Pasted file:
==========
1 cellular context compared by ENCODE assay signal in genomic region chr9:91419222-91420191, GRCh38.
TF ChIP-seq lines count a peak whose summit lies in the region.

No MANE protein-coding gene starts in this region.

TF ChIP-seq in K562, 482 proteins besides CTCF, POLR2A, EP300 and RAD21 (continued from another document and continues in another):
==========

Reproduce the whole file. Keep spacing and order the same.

1 cellular context compared by ENCODE assay signal in genomic region chr9:91419222-91420191, GRCh38.
TF ChIP-seq lines count a peak whose summit lies in the region.

No MANE protein-coding gene starts in this region.

TF ChIP-seq in K562, 482 proteins besides CTCF, POLR2A, EP300 and RAD21 (continued from another document and continues in another):